McDonald’s Corp. (NYSE:MCD), world’s largest fast food restaurant chain, was recently put under the scanner for faulty labor and wage practices in its franchised operations. The National Labor Relations Board’s (NLRB) general counsel declared that McDonald’s along with its franchisees could be held responsible for violating employee rights in its U.S. eateries. The decision on the matter is pending. Does it spell trouble for the fast food giant, and pave the way for unionizing in the country? Is the Illinois-based company in big trouble? Let’s take a closer look.
What’s the Hullabaloo All About?
McDonald’s employees accused it of several charges including treating workers badly, threatening and unlawfully dismissing them. As many as 181 such complaints were brought to the notice of the NLRB in the last 21 months, out of which 43 drew greater attention from the board. Labor groups raised their voices demanding McDonald’s to be declared a joint employer at its franchised outlets, hoping for more power at the workplace. Other demands included immediate unionization and increase in their hourly pay to $15.
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McDonald’s restaurant, Source: www.flickr.com
Richard F. Griffin Jr., general counsel of the board announced that McDonald’s could be made accountable for all the decisions taken inside the franchise-held restaurants. In other words, the company runs the risk of being tagged as a joint employer that would take care of everything ranging from labors’ interests and rights to wages and impending unionization. However, the employees holding strikes for their rights claimed that McDonald’s was indeed a co-owner as it apparently kept a strict tab on the cleanliness, food and labor operations at the franchise-held eating joints.
Speaking on behalf of McDonald’s employees on a conference call, Micah Wissinger, one of the lawyers said that there are strong reasons why the company should be liable for the franchise activities. He said the fact that the fast food giant uses “computer systems that measure and track every aspect of the store’s operations” was proof enough for it.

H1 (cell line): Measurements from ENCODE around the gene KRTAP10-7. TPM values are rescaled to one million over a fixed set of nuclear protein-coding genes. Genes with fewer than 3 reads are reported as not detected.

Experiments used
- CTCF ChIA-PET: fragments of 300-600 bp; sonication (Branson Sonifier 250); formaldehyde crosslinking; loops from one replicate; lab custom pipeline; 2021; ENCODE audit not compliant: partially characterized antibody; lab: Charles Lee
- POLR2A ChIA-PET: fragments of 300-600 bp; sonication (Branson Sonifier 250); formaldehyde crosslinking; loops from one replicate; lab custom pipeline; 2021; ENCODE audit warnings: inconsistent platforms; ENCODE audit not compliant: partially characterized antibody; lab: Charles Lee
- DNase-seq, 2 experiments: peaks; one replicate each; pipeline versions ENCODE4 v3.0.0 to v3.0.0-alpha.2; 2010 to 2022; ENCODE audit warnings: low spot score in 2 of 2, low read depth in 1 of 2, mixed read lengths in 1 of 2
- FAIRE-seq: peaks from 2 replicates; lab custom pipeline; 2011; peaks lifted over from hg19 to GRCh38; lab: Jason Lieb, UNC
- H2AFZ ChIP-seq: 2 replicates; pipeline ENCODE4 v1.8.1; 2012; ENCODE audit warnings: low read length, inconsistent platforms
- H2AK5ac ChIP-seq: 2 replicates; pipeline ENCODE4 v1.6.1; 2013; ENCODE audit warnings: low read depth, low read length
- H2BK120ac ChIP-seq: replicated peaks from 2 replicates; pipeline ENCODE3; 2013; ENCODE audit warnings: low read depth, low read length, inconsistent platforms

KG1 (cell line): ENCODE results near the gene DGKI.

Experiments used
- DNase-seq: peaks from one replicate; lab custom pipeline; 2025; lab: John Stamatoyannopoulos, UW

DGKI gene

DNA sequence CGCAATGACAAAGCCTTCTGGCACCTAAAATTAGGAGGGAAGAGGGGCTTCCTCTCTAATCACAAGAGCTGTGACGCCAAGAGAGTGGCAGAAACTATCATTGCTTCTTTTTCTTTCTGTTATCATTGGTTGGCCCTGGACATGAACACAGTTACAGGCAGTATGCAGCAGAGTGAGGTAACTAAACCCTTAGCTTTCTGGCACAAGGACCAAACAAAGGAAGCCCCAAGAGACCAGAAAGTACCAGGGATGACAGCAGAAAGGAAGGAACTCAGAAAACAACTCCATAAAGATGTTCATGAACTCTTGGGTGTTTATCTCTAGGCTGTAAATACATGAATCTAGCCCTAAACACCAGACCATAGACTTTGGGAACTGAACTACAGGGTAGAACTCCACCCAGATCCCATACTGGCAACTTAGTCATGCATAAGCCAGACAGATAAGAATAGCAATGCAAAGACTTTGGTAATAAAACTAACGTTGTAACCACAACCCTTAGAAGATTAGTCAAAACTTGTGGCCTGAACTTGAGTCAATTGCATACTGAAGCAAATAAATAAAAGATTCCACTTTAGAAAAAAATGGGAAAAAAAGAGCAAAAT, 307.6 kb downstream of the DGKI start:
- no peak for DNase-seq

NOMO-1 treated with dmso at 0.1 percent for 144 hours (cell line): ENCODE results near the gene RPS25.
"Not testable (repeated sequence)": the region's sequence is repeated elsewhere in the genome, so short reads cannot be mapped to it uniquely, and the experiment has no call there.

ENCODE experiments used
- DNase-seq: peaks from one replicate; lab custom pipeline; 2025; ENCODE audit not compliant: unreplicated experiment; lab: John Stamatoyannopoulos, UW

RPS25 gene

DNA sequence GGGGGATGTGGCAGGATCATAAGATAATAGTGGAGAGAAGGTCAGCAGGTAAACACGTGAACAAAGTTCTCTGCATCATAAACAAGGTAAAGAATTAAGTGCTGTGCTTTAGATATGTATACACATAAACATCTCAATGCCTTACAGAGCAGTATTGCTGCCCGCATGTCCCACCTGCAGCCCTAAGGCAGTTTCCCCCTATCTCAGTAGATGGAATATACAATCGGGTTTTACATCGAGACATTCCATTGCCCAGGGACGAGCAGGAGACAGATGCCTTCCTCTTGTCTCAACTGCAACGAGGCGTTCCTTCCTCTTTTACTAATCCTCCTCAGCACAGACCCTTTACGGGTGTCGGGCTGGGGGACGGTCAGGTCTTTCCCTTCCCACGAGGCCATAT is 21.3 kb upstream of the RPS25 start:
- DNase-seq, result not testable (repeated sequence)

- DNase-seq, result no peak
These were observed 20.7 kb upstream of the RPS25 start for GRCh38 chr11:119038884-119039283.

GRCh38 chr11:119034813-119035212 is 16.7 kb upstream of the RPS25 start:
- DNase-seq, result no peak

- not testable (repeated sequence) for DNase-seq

McDonald’s feels that the announcement by NLRB forces to change “the rules for thousands of small businesses and goes against decades of established law regarding the franchise model in the United States.” NLRB has already started investigation on the matter with its five presidentially appointed members onboard. In case their verdict matches with that of the general counsel, McDonald’s could move to the federal court.
What Could the Impact Be?
McDonald’s has thousands of restaurants across the country, 90% of which are run by franchise owners. The company could find itself in a soup if the law gets a green signal, as it could mean a figurative win for the employees. Labor forces could get strong support from public, which could have an adverse impact on McDonald’s reputation.
NLRB’s decision would be extremely important as far as McDonald’s business is concerned, since it could decide the fate of how employees at fast-food corporations would be treated in future. As Fast Food Forward Organizing Director Kendall Fells said, “At some point, McDonald’s and the industry as a whole will decide that it makes sense to sit at the table with these workers, because the workers have now changed the power dynamic between them and the actual corporations.”